Australian shares ended higher on Friday, helped by small miners and big banks, but marked its worst week in nearly nine months after global risk appetite was spoilt by escalating trade tensions that threatened to spill into currency markets.
The S&P/ASX 200 index ended 0.3% higher, at 6,584.4. For the week, it fell 2.7%, the biggest weekly loss since mid-November.
Australia’s biggest trade partner China let the yuan weaken past 7 to the dollar on Monday after U.S. President Donald Trump said he plans to slap additional tariffs on Chinese goods on Sept 1.
On Friday, fibre cement maker James Hardie Industries and wealth manager AMP were the top gainers on the Australian benchmark.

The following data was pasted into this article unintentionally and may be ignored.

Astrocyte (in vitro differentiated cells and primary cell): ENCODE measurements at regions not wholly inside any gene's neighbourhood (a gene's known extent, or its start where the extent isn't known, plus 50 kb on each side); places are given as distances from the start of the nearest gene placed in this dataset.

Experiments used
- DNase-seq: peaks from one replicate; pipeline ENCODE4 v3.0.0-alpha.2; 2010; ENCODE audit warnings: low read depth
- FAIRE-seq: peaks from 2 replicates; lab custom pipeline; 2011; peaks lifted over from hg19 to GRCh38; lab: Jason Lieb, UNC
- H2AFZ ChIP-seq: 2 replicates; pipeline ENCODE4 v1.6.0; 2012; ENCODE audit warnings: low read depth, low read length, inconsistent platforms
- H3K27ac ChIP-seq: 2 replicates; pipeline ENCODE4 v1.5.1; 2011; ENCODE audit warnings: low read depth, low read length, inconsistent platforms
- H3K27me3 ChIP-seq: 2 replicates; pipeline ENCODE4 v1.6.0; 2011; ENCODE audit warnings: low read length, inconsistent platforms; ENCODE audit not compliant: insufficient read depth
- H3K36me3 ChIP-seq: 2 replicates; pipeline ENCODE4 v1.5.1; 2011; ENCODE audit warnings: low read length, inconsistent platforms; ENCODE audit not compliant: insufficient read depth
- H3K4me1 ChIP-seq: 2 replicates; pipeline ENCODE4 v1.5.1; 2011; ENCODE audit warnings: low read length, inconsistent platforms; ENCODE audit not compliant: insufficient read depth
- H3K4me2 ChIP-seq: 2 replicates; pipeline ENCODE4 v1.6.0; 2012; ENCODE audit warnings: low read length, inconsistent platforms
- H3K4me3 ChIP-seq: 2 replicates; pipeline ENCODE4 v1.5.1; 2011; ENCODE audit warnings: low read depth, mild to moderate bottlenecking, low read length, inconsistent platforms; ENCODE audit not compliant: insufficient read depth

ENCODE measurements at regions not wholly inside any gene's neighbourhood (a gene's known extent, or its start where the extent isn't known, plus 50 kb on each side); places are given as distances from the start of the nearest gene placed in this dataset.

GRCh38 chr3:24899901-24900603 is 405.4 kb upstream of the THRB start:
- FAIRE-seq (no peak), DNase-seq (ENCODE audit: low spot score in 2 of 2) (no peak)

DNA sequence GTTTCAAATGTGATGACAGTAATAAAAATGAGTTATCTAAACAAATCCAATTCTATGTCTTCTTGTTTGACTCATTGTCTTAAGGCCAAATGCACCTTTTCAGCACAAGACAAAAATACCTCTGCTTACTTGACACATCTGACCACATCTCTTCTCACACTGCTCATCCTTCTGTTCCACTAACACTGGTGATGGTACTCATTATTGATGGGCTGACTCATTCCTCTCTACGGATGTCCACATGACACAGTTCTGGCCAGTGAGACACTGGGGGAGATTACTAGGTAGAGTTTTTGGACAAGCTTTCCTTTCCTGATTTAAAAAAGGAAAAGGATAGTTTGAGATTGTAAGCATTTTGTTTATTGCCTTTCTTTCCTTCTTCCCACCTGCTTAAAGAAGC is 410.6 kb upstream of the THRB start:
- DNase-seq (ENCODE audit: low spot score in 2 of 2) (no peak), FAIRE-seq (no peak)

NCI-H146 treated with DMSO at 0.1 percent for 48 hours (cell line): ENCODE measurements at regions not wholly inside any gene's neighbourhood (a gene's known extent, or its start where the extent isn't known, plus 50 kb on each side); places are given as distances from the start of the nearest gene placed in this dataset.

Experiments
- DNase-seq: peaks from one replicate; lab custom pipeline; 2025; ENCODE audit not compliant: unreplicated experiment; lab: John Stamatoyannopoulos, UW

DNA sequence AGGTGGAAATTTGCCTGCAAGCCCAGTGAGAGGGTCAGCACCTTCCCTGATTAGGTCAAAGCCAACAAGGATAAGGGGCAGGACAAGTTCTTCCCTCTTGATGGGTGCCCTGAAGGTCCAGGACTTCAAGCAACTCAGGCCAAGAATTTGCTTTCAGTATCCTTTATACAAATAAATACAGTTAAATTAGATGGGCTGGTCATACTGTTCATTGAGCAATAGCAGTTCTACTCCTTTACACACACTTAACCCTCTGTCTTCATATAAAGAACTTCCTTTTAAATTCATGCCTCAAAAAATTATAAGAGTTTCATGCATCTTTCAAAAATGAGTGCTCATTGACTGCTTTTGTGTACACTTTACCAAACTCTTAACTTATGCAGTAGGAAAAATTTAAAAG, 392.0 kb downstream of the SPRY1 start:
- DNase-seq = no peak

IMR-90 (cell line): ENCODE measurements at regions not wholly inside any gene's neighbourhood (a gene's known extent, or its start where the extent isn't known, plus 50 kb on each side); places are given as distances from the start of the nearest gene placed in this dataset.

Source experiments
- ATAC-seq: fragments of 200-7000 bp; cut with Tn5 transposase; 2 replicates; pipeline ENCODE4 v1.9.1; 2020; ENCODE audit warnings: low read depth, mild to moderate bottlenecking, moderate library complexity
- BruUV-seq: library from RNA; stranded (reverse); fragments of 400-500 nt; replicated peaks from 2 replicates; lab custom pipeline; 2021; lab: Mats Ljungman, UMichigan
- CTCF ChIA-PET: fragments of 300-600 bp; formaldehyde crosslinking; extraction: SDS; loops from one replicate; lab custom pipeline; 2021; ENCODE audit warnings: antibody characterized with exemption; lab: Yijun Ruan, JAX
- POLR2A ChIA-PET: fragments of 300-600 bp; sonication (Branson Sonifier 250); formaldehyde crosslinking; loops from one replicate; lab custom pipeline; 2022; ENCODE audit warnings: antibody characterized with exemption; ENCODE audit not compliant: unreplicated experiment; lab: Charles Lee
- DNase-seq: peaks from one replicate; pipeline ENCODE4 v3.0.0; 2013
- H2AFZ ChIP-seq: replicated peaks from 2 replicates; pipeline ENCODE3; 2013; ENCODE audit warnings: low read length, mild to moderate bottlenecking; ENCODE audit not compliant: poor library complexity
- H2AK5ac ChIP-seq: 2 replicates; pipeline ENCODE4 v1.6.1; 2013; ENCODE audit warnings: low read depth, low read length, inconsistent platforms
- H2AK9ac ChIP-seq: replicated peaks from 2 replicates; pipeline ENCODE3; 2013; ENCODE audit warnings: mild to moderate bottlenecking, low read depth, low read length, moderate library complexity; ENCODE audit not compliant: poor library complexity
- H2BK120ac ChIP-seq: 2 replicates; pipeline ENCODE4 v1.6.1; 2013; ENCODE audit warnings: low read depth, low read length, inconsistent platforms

James Hardie rocketed 14.1% after saying it expected better earnings in fiscal 2020, citing an improved outlook for the U.S. housing market. AMP rose on a turnaround plan unveiled on Thursday to “reinvent” the business.
Australian nickel miners rose as concerns over a possible export ban by Indonesia on the metal jacked up prices. Independence Group and Western Areas both tacked on more than 5%.
Lithium miners Orocobre and Pilbara Minerals added 10.3% and 6.5%, respectively.
Oil and gas companies Santos and Oil Search also advanced 1.7% and 0.7%, respectively, while blue-chip lenders Commonwealth Bank of Australia and Westpac Banking added 0.6% and 0.5%, respectively.
Real estate classifieds firm REA Group erased earlier losses to surge 5.6%, as investors corrected for a “knee-jerk” reaction to a 58% drop in annual profit, that was largely impacted by a hefty impairment charge.
James McGlew, executive director of corporate stockbroking at Argonaut, said the results did not include effects of the latest rate cut from the Australian central bank, “the biggest single driver for recovery” for the housing market.